Weight loss: A Muslim's perspective?

Discussion in 'Smalltalk' started by Unbeknown, Jul 31, 2013.

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  1. Salam brother,

    Imam Ghazali's book from the Ihya deals with this -- the problems of the stomach -- i.e. overeating. It has been produced in a brilliant edition by ITS and translated by Shaykh Abd al Hakim Murad:


    In it the Imam says to eat more than once a day is 'extravagance' and provides many strategies to cut one's amount of eating.


    For dunyadaar people like me, although the Imam's book is inspiring, who can never hope to reach those levels, I found the book Transcend by Ray Kurzweil has really helped me to lose weight. It is really simple: you just eat the number of calories you would eat if you were already at your ideal weight and eventually you will reach that weight. (A very scientific book). Plus I go to the gym 4 times a week and have started eating a lot more salads and less desi food which is luscious by high in calories!!

    You're right- it is a lifestyle change.

    Good luck!
  2. Unbeknown

    Unbeknown Senior Moderator


    I request brothers to share their views and experiences on this topic. I have been dieting and exercising for the past 4-5 years. What initially began as an attempt to get in in shape (i was overweight not obese) has now become a lifestyle for me. In these years i've tried countless methods (much to my family's discomfort) to lose weight and keep it down. All the diet plans i used were my own conjurations, derived from the umpteen plans out there. I have succeeded to the point that even without any exercise for the past 18 months or so i've maintained my weight. I've picked up MANY healthy eating habits along the way and think of them as an achievement.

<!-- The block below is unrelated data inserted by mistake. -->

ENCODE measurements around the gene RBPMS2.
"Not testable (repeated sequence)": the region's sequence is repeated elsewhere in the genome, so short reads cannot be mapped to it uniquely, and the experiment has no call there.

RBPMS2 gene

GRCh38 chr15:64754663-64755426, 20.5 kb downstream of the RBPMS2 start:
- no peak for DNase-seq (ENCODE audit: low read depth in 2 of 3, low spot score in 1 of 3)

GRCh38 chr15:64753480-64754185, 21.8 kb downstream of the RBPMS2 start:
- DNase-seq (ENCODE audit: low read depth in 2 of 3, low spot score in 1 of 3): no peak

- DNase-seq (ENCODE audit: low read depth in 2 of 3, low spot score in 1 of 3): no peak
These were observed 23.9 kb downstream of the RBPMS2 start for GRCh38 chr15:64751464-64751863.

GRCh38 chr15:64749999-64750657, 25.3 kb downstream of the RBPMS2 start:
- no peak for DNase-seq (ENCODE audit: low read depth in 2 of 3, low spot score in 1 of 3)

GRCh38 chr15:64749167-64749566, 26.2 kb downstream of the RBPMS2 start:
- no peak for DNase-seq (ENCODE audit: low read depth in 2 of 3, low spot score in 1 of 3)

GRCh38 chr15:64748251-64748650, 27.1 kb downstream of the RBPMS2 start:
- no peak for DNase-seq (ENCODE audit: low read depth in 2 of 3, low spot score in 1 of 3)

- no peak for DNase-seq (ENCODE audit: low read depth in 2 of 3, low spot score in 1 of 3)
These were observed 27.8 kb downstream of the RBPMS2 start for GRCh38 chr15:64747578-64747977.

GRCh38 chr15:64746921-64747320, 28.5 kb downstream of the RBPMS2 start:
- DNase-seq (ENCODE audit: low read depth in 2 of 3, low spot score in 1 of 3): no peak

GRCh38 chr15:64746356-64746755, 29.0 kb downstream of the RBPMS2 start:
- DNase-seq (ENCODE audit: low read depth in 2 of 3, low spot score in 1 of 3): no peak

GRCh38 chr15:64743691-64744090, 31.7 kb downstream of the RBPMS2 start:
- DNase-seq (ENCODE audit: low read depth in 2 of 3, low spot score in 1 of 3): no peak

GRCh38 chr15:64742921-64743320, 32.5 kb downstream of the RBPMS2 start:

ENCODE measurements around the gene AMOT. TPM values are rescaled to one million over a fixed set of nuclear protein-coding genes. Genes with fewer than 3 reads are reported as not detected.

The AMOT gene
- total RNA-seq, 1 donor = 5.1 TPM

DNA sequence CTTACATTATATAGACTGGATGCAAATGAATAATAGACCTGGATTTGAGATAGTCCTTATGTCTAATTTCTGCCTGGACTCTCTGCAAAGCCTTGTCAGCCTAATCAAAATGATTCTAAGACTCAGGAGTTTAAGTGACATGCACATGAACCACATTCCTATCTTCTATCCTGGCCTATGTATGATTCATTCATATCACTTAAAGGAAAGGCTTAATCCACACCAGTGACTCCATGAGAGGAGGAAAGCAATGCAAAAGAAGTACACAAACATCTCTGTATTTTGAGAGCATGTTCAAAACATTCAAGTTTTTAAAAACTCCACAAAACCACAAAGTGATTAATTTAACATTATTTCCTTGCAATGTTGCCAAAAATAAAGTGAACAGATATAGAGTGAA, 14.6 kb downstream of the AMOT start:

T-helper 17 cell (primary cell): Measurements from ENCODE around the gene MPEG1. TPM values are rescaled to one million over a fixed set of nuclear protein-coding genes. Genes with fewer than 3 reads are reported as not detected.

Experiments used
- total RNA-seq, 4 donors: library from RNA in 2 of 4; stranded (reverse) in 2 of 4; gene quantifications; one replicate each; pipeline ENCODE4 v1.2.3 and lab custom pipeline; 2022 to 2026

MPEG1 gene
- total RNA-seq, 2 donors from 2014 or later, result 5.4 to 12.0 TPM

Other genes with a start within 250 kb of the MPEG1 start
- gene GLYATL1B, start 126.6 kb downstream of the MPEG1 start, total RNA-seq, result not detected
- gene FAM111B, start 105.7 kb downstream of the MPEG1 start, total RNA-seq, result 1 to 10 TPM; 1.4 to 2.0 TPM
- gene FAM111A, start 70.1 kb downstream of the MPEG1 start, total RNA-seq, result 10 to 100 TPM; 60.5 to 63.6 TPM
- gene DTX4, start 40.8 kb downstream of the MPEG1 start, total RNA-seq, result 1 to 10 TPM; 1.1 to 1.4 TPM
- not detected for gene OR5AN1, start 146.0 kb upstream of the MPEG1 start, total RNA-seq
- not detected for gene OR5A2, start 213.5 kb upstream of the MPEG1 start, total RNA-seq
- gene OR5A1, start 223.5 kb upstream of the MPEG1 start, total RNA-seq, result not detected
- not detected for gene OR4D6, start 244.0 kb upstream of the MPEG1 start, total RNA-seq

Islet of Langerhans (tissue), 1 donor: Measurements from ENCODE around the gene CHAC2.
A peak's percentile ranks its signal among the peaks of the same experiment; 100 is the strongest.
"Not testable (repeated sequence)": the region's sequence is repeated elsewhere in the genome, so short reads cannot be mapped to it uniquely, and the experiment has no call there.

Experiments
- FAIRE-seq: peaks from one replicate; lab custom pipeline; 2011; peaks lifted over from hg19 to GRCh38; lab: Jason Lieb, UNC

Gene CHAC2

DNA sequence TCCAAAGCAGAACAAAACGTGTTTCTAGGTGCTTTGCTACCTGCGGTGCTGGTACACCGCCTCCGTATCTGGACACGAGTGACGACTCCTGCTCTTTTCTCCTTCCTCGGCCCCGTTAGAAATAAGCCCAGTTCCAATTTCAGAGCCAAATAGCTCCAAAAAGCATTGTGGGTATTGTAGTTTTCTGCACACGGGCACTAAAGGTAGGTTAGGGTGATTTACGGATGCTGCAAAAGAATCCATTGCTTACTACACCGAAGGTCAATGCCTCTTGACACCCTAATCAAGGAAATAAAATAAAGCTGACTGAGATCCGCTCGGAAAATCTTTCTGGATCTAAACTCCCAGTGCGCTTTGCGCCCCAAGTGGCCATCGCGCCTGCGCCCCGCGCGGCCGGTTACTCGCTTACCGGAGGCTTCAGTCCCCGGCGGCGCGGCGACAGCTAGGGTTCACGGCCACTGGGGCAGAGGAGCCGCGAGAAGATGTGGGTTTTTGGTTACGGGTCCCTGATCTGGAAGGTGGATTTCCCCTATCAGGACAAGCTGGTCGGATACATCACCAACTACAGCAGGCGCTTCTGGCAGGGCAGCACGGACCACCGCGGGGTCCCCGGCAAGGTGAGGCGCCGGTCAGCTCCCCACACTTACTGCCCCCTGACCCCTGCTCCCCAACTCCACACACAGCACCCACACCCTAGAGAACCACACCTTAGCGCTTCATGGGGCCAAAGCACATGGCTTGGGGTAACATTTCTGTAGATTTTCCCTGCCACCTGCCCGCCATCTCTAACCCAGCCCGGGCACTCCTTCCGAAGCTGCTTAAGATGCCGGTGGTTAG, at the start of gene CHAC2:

What kept me going, everytime i felt like giving-up and going back to over-eating, were the countless ahadith and hikayaat of awliya and ulema that emphasized less-eating as an essential element in the process of spiritual development, and that madani channel keeps reminding of 'kufl-e-madina' for the belly.

    My question is: what's more important to a muslim, less weight or more strength? I've a very fortunate friend who has joined a madrasa after having spent 18 years in a normal school. He was obese and he's successfully reduced to what many would call skinny. But now he's finding it difficult to go on on the meagre food he used to. Studies are being affected.

    Both of us have realized that food is a 'necessary-evil'. But haven't the past generations of muslims managed to live on frugal diets?

    Any tips in the books of taswwuf?

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